Dr Michael Bassett, Minister of Health in the Lange Government and a historian, was interviewed by Leighton Smith on 24th February, 2004. He made this comment about Helen Clark and her inner circle:

"Their formative thinking was in the 1970s, and they have never learnt anything since. They impose their views on the bureaucrats, and they are in politics to force their 1970s views on the populace – and you’d better believe it."

Pope John Paul 11, once observed: "When absolute moral values are abandoned, then democracy becomes a matter of power and will."

But there is a potential solution to the Civil Union standoff: "Next-of-Kin" status.

In the United States, David Reardon of the Elliot Institute, has produced a concept that addresses the legitimate concerns of gay couples, and at the same time defends the traditional status of marriage and family.

Reardon’s proposal would allow any unmarried individual, regardless of sexual lifestyle, to designate the person who should handle their personal affairs, make health decisions when they are incapacitated, and have presumptive rights of visitation and inheritance, etc.

He argues: "A morally legitimate response to the legitimate concerns of homosexuals and other single persons, would be to pass legislation that allows easy designation or registration of a person’s chosen "next of kin", to whom all rights of visitation, power of attorney, etc, would attach. This legal designation of "next of kin", would override default transfer of these rights and duties to the closest blood relation, and thereby allow persons to designate any friend, "roommate", or professional advisor to be their most trusted confidant and beneficiary."

"This ‘next of kin’ designation avoids any insinuation that there is a ‘marriage’, or even a publicly recognized ‘union’ of the individuals. Yet at the same time, it gives single persons the right to establish a ‘family’ connection in a manner that is closely analogous to adoption. One might characterize the ‘next of kin’ designation as the adoption of a brother or sister to whom the legal rights of next-of-kin attach. The law could also provide for ‘next of kin’ certificates and ‘kinship severed’ (divorce) certificates."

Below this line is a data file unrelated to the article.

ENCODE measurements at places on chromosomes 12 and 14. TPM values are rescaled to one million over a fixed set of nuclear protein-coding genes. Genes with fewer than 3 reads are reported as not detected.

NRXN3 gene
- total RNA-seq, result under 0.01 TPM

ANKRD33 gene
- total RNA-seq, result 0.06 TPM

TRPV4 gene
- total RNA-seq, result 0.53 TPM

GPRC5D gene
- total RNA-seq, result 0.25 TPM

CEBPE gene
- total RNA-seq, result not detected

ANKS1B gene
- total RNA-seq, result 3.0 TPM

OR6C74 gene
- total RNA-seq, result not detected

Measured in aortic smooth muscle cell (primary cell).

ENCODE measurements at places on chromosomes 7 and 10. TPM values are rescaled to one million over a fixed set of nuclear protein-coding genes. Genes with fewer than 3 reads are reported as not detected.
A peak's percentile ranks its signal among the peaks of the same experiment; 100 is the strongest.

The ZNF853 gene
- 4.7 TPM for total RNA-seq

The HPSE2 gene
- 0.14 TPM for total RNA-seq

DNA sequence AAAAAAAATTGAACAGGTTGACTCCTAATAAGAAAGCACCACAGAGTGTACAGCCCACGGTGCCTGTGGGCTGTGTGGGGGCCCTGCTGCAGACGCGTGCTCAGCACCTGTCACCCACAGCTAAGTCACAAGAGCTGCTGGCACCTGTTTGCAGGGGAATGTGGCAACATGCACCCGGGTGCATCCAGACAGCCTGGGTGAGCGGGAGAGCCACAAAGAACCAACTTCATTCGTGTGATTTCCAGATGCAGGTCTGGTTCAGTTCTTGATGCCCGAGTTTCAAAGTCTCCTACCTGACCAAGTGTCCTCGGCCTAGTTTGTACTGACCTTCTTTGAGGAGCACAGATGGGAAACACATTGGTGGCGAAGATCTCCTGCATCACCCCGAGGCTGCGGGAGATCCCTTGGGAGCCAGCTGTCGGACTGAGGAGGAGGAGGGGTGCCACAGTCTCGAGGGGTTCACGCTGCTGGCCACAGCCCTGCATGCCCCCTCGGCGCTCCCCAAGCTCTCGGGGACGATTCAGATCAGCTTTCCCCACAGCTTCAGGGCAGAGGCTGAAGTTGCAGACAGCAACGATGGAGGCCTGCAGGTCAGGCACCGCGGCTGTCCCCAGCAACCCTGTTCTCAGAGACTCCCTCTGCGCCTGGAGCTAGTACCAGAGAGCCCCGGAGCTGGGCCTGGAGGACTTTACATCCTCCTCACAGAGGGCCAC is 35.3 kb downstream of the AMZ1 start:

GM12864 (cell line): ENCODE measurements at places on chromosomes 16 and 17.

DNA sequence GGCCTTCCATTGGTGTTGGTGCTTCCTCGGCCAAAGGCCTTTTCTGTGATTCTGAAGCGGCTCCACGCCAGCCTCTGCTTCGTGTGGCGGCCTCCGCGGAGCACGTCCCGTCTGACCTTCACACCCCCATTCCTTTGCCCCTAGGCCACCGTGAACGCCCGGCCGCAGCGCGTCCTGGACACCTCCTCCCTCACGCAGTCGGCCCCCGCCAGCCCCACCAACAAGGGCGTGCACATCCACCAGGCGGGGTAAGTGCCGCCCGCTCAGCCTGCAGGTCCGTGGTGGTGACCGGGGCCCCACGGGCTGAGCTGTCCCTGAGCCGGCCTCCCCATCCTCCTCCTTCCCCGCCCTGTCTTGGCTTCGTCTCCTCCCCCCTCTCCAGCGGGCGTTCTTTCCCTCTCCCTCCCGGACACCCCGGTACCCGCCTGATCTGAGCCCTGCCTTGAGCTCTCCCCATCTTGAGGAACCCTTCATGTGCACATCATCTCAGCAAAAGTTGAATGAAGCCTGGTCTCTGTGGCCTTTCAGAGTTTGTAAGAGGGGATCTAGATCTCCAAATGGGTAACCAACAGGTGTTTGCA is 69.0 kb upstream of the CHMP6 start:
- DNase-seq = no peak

Reardon acknowledges that most social engineer and gay activists will hate this solution precisely because it does solve the legitimate concerns of single persons. But by carefully addressing the legitimate problems they do raise, supporters of the traditional family can get out of their purely defensive posture and reframe the debate in ways that advance and protect the legitimate rights of both singles and married persons.

"In a society where families are often broken and dispersed, the right to designate a non-blood relation as ‘next of kin’ is a legitimate concern. When gay activists complain that next of kin designations are not enough, the response should be that they are sufficient to address the legitimate needs of all unmarried persons."



Posted by Ian Wishart at 01:12 AM | Comments (0)

AROPAX NATION: A HARD HABIT TO BREAK, APR 2004

Are modern anti-depressants actually making people crazy? CLARE SWINNEY investigates the growing controversy over the side effects and withdrawal sympoms of the SSRIs:

Janet Frame touches on the association between doctors and patients in Faces In The Water, (1980) on page 28. ‘The doctor would pause sometimes to inquire, smiling in a friendly manner, but at the same time glancing hastily at his watch and perhaps wondering how in the hour before lunch he could possibly finish his rounds of all the women’s ward and get back to his office to deal with correspondence and interviews with demanding puzzled alarmed ashamed relatives.’ Although this was set in an asylum in New Zealand in between the First and Second World Wars, it bears a familiar flavour.

Propelled by a need for efficiency, psychiatry’s enthusiasm for symptomatic, push-button remedies, has led to life’s transient ‘symptoms’, such as forms of mild depression, to be clinically diagnosed and, once diagnosed, seemingly quickly alleviated, if not eliminated, by a pharmacological intervention. Many clinicians today consider it more practical, economical and speedier to prescribe medication than psychotherapy. But is dispensing tablets, such as the family of Selective Serotonin Reuptake Inhibitors (SSRIs), the best course of action for treating common ailments, such as mild to moderate depression? Or is it doing damage to those it is supposed to be helping?